@john, the german patent you remember is about the optical bench
mostly, it corresponds to the english one number US 8.481,903 B2, that
should be in the archive of documentation i provided you in the folder
“Paper and Patents” - or just enter this string in google.
The module on the stage contains components to securely hold the flow
cell in place and connected to the fluidic without leakage, via spindle
motors the whole thing and hereby the flow cell surface can be aligned
to the image plane, the metal plates holding the actual flow cells are
temperature controlled via peltier elements (water-cooled). I remember
some marking on the PCB about “magnetic compensation” that surprised me
a little bit. If some documentation is neeeded i can grub out the parts
For the beginning to reverse the machine’s control i think it’s not
necessary to do start with such timeconsuming efforts like digging in
assembly code. I remember the logs are very extensive when i hunted
down a bug in one HiSeq. I expect it’s enough to sniff the serial ports
traffic while performing specific functions of the instrument (in the
end all…). Important: To do it right it will also involve to think
about the messages that will only appear if the system enters specific
conditions like overtemperatures in components. An own control software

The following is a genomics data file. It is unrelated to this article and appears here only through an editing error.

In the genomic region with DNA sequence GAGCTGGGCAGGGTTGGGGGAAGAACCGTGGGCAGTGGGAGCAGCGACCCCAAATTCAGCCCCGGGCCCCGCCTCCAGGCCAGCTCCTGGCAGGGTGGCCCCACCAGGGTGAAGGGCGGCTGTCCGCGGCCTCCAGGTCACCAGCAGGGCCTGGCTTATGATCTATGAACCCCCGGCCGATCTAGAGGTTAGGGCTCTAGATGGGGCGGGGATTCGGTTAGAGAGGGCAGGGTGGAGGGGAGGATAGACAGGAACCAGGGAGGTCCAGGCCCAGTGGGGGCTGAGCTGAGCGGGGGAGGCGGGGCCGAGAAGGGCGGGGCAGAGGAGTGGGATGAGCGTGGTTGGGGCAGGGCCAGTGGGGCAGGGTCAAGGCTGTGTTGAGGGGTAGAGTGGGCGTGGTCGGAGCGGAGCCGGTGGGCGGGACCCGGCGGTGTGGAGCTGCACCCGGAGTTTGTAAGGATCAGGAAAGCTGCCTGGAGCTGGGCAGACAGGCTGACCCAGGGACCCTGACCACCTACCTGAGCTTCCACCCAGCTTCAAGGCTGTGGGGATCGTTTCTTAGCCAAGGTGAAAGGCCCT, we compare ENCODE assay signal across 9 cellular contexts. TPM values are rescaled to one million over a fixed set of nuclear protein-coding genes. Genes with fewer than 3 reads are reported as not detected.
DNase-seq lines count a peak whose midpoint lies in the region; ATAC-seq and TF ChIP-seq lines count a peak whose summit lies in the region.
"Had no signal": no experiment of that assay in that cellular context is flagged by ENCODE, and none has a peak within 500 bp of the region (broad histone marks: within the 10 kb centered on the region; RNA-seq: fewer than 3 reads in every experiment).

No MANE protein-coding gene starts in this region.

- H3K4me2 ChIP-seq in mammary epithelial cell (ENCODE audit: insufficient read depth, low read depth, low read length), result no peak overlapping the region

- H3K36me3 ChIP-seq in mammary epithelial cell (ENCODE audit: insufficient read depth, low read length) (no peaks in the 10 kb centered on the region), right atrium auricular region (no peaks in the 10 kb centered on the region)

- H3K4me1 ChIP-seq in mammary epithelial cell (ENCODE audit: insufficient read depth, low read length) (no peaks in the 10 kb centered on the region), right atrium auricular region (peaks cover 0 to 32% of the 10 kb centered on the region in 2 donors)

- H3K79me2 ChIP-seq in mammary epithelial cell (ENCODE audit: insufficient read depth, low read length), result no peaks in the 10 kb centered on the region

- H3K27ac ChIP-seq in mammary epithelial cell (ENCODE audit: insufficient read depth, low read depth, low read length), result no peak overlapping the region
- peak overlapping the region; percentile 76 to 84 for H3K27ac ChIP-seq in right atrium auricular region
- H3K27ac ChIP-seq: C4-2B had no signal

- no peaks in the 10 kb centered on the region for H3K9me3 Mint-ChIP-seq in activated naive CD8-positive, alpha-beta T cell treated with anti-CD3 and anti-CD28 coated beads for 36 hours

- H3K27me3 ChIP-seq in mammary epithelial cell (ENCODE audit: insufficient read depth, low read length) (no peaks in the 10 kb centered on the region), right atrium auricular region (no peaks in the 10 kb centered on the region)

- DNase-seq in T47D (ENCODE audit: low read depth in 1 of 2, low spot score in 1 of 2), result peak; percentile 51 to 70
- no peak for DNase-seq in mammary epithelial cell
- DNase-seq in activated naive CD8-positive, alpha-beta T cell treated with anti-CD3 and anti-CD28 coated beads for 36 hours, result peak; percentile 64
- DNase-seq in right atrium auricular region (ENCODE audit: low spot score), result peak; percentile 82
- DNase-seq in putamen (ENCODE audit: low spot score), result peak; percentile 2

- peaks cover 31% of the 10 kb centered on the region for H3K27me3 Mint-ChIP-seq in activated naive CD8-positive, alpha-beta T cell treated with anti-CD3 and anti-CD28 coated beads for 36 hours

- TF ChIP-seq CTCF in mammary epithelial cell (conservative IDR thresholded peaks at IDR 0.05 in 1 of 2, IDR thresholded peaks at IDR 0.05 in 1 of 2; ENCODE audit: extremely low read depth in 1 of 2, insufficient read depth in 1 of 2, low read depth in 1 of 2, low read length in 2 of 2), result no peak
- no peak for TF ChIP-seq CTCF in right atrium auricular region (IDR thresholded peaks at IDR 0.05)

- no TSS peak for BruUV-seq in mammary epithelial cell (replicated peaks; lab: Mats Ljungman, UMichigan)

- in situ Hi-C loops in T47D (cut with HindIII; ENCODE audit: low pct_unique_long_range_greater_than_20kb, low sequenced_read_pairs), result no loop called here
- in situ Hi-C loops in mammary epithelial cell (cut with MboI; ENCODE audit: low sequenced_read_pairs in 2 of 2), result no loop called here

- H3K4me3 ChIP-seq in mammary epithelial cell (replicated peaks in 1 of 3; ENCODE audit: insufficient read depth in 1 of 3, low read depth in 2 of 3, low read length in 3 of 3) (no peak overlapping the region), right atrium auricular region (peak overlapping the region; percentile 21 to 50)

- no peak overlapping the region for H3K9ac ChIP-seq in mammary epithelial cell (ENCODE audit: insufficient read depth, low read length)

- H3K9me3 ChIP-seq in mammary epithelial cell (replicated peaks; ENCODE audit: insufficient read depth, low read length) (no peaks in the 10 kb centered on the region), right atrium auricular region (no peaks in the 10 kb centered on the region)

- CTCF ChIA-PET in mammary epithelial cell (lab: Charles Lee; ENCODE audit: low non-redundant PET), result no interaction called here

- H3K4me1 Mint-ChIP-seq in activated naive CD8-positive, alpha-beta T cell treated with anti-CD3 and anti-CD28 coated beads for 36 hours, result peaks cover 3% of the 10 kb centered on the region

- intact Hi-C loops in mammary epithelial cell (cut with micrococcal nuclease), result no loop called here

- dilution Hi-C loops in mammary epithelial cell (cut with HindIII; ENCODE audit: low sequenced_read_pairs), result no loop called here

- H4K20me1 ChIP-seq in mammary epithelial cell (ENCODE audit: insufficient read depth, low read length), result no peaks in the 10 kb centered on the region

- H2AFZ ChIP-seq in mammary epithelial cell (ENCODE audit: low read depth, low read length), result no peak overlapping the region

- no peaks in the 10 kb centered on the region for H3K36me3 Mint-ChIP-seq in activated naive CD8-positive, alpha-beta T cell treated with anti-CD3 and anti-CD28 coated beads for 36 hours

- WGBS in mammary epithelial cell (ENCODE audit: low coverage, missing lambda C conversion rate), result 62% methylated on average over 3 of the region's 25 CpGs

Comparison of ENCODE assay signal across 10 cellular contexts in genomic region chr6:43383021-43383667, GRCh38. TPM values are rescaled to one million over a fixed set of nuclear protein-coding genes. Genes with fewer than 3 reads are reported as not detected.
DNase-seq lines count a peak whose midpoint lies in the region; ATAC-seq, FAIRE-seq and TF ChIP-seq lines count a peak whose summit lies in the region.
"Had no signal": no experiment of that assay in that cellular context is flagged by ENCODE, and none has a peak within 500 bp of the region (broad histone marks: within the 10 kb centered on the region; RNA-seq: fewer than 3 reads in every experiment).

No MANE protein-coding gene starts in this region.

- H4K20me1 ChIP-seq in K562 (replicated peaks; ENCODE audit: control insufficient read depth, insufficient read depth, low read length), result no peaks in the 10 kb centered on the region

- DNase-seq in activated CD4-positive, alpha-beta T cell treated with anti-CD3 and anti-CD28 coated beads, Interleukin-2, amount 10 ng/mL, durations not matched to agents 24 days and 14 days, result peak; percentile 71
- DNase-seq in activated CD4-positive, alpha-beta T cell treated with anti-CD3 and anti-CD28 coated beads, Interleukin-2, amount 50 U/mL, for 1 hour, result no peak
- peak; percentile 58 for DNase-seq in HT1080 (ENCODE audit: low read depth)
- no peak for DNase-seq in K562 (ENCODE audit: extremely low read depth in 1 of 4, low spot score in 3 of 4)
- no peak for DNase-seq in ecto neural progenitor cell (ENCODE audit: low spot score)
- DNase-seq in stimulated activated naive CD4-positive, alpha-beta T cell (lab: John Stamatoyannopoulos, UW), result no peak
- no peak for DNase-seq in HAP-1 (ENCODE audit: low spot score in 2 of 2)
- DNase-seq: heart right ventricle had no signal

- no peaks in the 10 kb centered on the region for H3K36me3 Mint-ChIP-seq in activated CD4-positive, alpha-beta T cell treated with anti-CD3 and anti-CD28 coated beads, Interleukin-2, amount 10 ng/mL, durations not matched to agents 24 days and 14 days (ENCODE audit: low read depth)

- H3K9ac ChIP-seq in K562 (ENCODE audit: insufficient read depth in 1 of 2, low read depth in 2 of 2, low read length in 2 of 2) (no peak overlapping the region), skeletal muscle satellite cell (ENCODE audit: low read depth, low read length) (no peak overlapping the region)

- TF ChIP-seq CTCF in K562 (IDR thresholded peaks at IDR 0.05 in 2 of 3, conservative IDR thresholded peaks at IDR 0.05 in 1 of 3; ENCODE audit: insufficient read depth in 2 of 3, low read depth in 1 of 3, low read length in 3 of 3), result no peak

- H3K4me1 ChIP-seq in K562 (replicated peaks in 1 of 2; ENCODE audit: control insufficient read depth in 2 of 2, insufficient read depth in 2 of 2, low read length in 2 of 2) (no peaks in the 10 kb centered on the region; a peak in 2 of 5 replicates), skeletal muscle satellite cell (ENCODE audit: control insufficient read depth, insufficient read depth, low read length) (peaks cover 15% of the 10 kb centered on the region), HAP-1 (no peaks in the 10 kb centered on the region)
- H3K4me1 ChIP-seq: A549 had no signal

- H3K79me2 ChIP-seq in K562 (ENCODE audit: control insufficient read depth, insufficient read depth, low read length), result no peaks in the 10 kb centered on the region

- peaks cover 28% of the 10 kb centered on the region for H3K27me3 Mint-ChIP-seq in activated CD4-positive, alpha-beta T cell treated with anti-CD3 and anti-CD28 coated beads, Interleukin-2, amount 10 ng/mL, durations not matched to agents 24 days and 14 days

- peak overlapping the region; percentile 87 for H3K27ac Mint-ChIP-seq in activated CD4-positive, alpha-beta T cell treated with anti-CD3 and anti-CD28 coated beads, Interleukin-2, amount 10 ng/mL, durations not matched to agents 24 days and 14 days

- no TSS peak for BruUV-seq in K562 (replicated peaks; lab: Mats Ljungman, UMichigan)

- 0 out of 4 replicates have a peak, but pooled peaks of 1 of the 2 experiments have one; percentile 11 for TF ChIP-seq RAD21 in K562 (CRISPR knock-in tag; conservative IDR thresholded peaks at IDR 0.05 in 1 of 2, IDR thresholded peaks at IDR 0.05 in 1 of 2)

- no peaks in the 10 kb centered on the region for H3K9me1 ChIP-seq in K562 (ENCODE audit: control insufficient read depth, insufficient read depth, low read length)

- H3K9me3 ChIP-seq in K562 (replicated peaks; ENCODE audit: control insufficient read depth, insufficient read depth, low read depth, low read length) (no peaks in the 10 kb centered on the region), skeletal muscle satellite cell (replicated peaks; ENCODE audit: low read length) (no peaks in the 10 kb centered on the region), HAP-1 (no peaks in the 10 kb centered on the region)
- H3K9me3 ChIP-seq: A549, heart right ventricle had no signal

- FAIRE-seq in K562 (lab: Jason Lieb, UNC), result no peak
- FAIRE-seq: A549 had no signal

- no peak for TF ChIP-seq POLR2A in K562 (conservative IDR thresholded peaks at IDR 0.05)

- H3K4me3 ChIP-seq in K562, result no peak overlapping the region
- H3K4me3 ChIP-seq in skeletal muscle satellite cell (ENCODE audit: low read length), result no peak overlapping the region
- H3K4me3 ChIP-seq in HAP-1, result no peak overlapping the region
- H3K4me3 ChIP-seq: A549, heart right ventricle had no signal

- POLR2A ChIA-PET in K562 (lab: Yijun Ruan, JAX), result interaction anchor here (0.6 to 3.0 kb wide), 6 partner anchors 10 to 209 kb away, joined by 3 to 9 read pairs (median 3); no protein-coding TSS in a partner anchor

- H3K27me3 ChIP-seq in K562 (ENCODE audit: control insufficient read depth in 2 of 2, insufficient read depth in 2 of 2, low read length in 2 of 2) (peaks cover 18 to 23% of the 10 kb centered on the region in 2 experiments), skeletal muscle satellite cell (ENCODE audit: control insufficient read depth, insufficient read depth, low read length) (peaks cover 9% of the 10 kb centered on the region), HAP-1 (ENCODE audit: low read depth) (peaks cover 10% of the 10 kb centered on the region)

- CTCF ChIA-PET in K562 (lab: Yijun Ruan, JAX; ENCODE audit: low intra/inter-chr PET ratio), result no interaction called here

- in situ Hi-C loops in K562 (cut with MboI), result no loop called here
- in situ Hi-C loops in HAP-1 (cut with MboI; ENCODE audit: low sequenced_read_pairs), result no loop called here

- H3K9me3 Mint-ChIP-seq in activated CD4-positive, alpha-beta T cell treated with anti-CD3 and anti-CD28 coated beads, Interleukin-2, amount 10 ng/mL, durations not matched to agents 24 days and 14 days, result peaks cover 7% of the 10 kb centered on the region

should be planned to act like a state machine without unforseen states
left. To find undocumented things the usual approaches like extracting
strings from the binaries are helpful, i don’t expect obfuscated code
here, but i’ve seen such things while reversing lab machines.
Sniffing can both be done on the control PC or - more reliable - with a
set of TTL serial adapters connected to the FTDI chips in the machine.
All information (beside the camera link) to and from the machine is then
catched - as i like it to express with Wilhelm Tell: “He must come
through this hollow way” I must admit that in the past i had not a
system with such an amount of (virtual) serial ports. If the timing is
tricky - i used a video camera to help syncing machine’s events and
message flow in the past.
And some remark - sending commands “just to check what’s happening” can
be risky! It is not invariably the case that the commands are foolproof
if you send them on internal connections or out of context, e.g.
activating a pump while the valve is not open. The same goes for the
components in the instrument, for example the Z-stage piezo actuator can
be destroyed if driven incorrectly - e.g. when a implemented control
loop hits a resonance frequency. And i heard of VICI valve controllers
bricked by sending the command to define the number of positions present
in the valve head.